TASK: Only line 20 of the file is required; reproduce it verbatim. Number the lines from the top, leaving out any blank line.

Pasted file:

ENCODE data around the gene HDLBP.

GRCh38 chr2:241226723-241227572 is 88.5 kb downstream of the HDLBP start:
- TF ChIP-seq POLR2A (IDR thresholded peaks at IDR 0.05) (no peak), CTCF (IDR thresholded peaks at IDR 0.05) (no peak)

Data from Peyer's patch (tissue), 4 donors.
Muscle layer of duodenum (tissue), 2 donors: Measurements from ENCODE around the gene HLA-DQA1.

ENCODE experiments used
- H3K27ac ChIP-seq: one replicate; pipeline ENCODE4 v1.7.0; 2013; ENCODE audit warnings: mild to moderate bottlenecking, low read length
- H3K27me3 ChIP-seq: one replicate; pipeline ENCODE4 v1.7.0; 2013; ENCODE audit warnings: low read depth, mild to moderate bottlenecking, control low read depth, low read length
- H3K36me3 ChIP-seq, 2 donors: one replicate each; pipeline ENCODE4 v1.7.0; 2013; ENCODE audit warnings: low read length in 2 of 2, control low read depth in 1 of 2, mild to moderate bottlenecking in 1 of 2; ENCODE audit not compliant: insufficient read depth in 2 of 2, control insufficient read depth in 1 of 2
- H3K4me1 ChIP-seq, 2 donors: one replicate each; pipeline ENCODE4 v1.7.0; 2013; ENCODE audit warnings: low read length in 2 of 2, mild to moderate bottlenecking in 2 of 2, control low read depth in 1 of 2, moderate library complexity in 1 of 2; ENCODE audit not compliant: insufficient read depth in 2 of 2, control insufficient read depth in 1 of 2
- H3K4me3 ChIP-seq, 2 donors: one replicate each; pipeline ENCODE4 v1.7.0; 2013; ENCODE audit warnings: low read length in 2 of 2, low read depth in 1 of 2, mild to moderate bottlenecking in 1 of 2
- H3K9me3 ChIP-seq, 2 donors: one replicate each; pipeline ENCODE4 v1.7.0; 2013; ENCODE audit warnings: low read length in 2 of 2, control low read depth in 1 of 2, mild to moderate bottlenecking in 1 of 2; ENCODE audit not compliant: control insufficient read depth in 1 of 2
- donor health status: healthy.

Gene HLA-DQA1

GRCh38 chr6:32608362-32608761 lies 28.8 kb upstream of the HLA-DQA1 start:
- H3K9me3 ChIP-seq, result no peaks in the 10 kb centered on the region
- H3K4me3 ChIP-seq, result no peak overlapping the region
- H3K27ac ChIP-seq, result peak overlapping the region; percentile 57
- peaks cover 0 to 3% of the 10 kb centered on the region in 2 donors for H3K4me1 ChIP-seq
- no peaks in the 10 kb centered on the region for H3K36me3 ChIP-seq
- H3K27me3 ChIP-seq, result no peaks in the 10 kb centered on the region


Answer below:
- no peaks in the 10 kb centered on the region for H3K36me3 ChIP-seq